In a post on choosing between investing in lenses vs bodies, I recommended that even if you are currently shooting on a camera with a APS-C (crop factor) camera, it's wise to start building up an arsenal of full frame lenses now. There are a number of reasons for operating this way, including improved image quality, better build quality and durability, and the fact that these lenses often hold their value a lot better over the years. One thing that you definitely need to consider when mixing full frame and crop sensor systems, is the effect of your cameras crop factor on what you will see through the lens.
In the days of film photography as the primary medium of expression, 35mm film was the reference point due to it's mass adoption. Any photographer knew, at least approximately, what the field of view would look like when using a lens of a given focal length.
Today however, while most lenses made by the same manufacturer are interchangeable between camera bodies, different bodies have varying “crop factors” which will affect the field of view of images taken with the same lens.
Full frame cameras offer the equivalent field of view to a 35mm film SLR camera, thus becoming the new baseline for lens focal length. Besides full frame DSLRs however, there are cameras made with many varying crop factor ratios on the market. It's not important to know all of them, but you should know what - if any - crop factor is present in your camera.
Different Crop Factors
The most common crop factor is identified as APS-C which is used by Nikon (their DX line), Pentax, Sony, and Canon. This is where it can get a bit confusing however, as the APS-C crop ratio differs between some manufacturers.
Nikon, Pentax and Sony produce APS-C cameras with a 1.5x crop factor. Canon on the other hand manufactures their APS-C cameras with a 1.62x crop factor. Besides APS-C, Canon also makes some popular cameras with a 1.3x crop factor.
So how does the crop factor affect my photos?
Your cameras crop factor will affect the field of view a given lens will produce on your camera when compared to a standard reference 35mm or full frame camera. For example, the image above shows how one lens - let's say 100mm - would affect the field of view on 4 different cameras.
The YELLOW box is the field of view produced by our 100mm lens on either a 35mm film camera or a full frame DSLR.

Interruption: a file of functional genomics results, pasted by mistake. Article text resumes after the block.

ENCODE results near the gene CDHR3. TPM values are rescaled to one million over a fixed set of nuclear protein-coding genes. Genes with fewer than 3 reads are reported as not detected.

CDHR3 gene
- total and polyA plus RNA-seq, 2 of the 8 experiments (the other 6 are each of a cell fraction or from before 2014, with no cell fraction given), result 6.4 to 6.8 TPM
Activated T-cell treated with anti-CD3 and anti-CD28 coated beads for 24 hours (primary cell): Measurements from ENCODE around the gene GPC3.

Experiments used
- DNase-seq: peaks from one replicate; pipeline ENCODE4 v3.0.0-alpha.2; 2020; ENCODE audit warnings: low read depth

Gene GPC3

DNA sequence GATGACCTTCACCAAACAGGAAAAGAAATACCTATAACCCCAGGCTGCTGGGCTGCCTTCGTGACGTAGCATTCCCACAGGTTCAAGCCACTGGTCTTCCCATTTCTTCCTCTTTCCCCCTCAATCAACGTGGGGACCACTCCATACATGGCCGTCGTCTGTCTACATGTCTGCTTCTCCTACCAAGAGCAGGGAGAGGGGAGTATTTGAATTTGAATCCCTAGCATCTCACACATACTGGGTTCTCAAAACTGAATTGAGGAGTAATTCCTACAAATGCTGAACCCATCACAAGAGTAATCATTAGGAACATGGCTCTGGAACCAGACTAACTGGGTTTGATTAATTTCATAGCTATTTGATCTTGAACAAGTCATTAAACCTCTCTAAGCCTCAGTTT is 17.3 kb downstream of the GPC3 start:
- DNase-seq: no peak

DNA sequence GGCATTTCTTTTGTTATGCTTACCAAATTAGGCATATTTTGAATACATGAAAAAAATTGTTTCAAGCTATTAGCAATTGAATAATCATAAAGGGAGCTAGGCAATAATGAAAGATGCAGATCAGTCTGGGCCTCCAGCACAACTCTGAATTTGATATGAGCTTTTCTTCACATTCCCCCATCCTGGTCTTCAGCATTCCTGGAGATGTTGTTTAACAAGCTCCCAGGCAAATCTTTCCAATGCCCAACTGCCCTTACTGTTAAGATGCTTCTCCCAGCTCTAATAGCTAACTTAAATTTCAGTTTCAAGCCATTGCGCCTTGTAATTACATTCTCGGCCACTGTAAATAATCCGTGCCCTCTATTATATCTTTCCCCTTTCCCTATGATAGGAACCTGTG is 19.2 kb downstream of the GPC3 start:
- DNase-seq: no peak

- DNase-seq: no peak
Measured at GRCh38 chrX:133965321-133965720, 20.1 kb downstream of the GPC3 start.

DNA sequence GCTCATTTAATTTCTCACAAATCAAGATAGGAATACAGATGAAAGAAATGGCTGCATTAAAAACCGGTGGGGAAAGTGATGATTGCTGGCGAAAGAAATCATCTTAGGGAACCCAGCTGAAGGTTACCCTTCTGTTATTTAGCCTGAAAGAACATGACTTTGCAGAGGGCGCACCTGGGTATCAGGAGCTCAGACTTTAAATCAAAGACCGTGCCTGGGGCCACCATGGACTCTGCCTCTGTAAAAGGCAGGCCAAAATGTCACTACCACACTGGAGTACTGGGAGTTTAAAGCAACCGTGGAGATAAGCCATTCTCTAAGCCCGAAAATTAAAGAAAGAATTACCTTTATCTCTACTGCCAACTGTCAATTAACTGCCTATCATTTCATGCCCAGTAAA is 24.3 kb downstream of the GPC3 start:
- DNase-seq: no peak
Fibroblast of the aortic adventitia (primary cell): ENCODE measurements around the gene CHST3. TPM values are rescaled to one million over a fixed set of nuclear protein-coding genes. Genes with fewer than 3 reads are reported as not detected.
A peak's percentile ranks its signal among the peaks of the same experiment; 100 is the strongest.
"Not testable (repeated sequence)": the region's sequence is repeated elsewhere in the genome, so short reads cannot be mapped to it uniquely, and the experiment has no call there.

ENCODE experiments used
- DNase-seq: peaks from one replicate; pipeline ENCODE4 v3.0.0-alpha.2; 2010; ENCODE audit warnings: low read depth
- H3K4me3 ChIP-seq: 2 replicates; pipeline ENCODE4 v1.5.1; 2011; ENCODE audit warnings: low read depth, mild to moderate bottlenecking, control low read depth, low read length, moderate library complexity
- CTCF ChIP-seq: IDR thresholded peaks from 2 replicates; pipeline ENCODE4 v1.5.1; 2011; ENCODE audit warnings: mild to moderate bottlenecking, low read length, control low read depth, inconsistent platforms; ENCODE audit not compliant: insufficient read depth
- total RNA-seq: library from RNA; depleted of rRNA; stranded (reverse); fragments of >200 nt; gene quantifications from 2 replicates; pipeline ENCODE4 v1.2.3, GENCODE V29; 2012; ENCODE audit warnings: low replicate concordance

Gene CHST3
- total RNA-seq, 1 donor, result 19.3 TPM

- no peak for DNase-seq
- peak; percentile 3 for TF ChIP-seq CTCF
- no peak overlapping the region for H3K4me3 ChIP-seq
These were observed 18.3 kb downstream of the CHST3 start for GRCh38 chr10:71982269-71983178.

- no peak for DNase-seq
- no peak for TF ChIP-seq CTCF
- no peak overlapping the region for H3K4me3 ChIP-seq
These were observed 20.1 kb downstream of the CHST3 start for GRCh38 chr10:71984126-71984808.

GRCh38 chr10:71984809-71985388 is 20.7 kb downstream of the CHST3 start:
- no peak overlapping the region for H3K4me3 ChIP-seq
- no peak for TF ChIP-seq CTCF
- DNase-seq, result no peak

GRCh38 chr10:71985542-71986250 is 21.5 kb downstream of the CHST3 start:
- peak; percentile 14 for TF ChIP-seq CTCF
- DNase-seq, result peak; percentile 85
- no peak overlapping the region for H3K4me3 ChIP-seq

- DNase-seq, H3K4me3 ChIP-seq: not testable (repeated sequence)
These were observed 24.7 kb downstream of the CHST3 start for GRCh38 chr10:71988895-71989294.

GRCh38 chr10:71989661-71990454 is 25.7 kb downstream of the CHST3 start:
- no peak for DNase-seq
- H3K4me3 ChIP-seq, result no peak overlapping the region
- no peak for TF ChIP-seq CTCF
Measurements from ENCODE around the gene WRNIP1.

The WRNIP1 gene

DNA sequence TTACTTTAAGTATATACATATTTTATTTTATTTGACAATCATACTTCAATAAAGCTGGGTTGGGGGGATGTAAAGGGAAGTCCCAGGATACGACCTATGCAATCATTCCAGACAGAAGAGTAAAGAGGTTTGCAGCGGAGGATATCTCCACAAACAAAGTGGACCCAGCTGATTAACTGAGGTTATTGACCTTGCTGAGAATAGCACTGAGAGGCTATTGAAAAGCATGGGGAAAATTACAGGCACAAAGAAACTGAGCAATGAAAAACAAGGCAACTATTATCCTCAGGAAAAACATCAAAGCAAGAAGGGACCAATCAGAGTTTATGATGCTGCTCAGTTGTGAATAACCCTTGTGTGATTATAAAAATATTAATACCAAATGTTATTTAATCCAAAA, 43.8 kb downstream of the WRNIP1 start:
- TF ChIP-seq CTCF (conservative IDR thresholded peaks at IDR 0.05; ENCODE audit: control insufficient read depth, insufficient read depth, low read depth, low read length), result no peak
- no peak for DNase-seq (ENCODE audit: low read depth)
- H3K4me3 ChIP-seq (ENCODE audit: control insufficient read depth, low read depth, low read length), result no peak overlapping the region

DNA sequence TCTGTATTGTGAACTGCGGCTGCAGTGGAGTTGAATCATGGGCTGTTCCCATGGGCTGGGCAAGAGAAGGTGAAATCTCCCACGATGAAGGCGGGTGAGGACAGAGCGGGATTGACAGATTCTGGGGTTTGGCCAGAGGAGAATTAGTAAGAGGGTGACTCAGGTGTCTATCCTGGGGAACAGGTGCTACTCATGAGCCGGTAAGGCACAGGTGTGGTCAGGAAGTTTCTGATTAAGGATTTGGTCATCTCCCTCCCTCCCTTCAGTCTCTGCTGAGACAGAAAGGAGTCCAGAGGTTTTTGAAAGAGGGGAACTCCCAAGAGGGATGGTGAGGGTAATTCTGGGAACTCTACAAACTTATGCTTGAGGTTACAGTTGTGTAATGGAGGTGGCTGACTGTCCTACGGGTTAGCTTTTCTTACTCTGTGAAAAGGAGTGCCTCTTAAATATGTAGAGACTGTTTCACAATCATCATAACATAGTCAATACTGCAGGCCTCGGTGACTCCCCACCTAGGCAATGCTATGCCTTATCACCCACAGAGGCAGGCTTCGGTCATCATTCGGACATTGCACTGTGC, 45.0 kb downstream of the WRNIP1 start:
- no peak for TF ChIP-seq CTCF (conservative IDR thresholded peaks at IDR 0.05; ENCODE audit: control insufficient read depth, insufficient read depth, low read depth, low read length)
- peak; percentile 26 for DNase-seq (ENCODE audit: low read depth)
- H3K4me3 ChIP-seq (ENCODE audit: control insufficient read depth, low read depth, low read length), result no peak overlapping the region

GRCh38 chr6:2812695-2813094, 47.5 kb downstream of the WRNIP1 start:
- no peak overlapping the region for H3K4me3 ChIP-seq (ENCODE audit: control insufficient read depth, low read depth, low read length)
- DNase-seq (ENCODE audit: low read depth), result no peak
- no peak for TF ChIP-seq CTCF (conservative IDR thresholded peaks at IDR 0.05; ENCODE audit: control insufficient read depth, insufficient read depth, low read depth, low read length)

The GREEN box is the result of the 100mm lens on a Canon 1.3X crop sensor camera.
The BLUE box is the result of the 100mm lens on a 1.5X APS-C sensor found in cameras by Nikon, Pentax and Sony.
The PINK box is the result of the 100mm lens on a 1.6X Canon APS-C sensor.
It's worth noting that while it may seem like you are able to get “more zoom” by using a crop factor camera, that is not in fact the case. Essentially it is the same as cropping the photo on your computer, chopping off and discarding the unused pixels that fall outside of the given box, ultimately reducing image resolution.
Equivalent Focal Lengths
Let's say that you've been shooting on an APS-C or other crop factor camera for a while, and have found that the majority of the photos you shoot are at a focal length of 50mm. It's useful to know that if/when you decide to upgrade to a full frame, to achieve the same the same field of view, you will require a different length of lens.
To find out the equivalent focal length on a 35mm/full frame system, divide the focal length by your cameras crop factor. The table below illustrates how some common focal lengths compare.
Effect on Aperture and Depth of Field
People often ask whether using a given lens on different systems has any effect on either the minimum/maximum aperture, or on the depth of field.
The answer to both of these is no, it does not. The focal length remains the same, and the lens reproduces the same image on any system, but the sensor captures only the portions of that image that it can.
I hope this post has clarified any questions you had about how crop factors relate to the field of view. If it is still unclear or you have further questions, let me know in the comments!